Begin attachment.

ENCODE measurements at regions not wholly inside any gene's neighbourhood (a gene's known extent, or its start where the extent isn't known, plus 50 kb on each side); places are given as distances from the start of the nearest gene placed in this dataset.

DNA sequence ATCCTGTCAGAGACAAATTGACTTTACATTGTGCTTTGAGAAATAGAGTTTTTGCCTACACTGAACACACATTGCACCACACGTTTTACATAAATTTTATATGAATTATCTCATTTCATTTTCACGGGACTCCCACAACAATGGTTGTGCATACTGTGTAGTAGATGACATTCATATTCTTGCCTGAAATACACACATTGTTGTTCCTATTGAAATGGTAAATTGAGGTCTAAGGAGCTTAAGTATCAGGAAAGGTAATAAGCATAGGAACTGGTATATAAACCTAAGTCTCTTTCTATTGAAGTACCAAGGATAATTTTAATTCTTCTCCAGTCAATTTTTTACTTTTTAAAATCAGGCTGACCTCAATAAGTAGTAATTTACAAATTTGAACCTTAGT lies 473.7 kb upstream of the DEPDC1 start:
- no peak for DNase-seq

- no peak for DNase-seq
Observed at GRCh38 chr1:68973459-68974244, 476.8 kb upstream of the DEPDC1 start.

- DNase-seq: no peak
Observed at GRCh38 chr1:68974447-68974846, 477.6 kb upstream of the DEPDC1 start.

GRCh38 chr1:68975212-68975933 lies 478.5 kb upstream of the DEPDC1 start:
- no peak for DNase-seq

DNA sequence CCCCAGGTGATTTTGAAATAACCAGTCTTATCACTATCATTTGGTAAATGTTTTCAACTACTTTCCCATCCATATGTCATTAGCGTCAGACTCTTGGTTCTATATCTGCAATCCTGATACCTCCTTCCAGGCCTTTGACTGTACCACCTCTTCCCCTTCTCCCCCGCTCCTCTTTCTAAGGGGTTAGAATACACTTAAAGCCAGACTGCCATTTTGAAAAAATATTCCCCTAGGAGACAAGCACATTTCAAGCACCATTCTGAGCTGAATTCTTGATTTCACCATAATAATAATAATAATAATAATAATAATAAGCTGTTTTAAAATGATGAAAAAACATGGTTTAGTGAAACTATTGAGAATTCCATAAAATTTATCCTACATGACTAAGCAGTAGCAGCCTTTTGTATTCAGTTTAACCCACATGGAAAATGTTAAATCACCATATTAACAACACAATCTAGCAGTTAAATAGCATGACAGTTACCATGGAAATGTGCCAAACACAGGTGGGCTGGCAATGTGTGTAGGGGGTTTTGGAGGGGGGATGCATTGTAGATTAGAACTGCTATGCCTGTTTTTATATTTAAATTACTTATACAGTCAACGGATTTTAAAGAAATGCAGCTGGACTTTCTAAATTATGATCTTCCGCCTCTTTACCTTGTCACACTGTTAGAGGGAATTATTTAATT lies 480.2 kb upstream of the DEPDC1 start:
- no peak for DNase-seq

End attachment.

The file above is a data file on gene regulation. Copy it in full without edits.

ENCODE measurements at regions not wholly inside any gene's neighbourhood (a gene's known extent, or its start where the extent isn't known, plus 50 kb on each side); places are given as distances from the start of the nearest gene placed in this dataset.

DNA sequence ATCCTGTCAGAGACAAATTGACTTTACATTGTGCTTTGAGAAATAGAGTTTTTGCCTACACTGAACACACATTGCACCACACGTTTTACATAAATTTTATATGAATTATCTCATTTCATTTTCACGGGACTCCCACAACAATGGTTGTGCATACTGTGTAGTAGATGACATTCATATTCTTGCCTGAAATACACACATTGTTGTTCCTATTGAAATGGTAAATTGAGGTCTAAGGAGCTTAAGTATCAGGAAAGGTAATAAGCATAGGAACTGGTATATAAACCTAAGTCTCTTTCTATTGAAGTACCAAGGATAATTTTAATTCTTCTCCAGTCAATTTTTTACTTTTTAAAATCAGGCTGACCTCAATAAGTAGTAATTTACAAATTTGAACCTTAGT lies 473.7 kb upstream of the DEPDC1 start:
- no peak for DNase-seq

- no peak for DNase-seq
Observed at GRCh38 chr1:68973459-68974244, 476.8 kb upstream of the DEPDC1 start.

- DNase-seq: no peak
Observed at GRCh38 chr1:68974447-68974846, 477.6 kb upstream of the DEPDC1 start.

GRCh38 chr1:68975212-68975933 lies 478.5 kb upstream of the DEPDC1 start:
- no peak for DNase-seq

DNA sequence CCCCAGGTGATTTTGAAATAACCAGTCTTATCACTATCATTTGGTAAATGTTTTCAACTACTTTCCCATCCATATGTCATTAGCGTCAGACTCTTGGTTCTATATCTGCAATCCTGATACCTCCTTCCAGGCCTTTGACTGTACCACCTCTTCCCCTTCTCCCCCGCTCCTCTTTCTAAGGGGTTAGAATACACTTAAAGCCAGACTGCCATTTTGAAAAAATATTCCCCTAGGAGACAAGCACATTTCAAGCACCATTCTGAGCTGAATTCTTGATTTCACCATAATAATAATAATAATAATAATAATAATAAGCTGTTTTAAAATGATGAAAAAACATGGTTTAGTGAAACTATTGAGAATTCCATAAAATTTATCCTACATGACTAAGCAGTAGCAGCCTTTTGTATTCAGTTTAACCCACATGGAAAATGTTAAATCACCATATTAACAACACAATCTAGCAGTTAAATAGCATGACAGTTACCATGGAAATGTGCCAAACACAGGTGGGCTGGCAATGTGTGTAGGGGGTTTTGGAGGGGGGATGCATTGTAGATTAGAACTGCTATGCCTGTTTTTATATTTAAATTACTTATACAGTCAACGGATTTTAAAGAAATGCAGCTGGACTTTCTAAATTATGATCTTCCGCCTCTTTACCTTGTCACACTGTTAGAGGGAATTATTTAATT lies 480.2 kb upstream of the DEPDC1 start:
- no peak for DNase-seq